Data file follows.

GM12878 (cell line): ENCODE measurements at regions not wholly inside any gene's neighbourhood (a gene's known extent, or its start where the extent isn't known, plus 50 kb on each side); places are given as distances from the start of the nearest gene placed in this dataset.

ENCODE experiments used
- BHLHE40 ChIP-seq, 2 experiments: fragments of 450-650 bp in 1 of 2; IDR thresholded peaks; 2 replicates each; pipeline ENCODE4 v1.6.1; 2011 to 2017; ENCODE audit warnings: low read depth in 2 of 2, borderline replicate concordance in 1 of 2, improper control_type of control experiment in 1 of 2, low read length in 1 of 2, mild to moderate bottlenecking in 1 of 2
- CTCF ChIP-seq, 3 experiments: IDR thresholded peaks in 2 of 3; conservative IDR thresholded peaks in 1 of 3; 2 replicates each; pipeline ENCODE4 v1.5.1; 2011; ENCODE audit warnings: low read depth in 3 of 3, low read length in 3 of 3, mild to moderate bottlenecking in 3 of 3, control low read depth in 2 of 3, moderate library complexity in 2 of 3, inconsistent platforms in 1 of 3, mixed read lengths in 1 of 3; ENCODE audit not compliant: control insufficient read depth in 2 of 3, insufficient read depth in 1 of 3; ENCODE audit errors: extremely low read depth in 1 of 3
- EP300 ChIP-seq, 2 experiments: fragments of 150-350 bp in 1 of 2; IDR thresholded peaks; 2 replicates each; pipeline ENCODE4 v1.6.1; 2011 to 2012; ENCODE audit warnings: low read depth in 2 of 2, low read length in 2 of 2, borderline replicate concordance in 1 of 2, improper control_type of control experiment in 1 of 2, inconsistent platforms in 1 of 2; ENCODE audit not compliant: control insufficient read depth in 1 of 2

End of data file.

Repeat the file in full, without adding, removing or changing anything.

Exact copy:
GM12878 (cell line): ENCODE measurements at regions not wholly inside any gene's neighbourhood (a gene's known extent, or its start where the extent isn't known, plus 50 kb on each side); places are given as distances from the start of the nearest gene placed in this dataset.

ENCODE experiments used
- BHLHE40 ChIP-seq, 2 experiments: fragments of 450-650 bp in 1 of 2; IDR thresholded peaks; 2 replicates each; pipeline ENCODE4 v1.6.1; 2011 to 2017; ENCODE audit warnings: low read depth in 2 of 2, borderline replicate concordance in 1 of 2, improper control_type of control experiment in 1 of 2, low read length in 1 of 2, mild to moderate bottlenecking in 1 of 2
- CTCF ChIP-seq, 3 experiments: IDR thresholded peaks in 2 of 3; conservative IDR thresholded peaks in 1 of 3; 2 replicates each; pipeline ENCODE4 v1.5.1; 2011; ENCODE audit warnings: low read depth in 3 of 3, low read length in 3 of 3, mild to moderate bottlenecking in 3 of 3, control low read depth in 2 of 3, moderate library complexity in 2 of 3, inconsistent platforms in 1 of 3, mixed read lengths in 1 of 3; ENCODE audit not compliant: control insufficient read depth in 2 of 3, insufficient read depth in 1 of 3; ENCODE audit errors: extremely low read depth in 1 of 3
- EP300 ChIP-seq, 2 experiments: fragments of 150-350 bp in 1 of 2; IDR thresholded peaks; 2 replicates each; pipeline ENCODE4 v1.6.1; 2011 to 2012; ENCODE audit warnings: low read depth in 2 of 2, low read length in 2 of 2, borderline replicate concordance in 1 of 2, improper control_type of control experiment in 1 of 2, inconsistent platforms in 1 of 2; ENCODE audit not compliant: control insufficient read depth in 1 of 2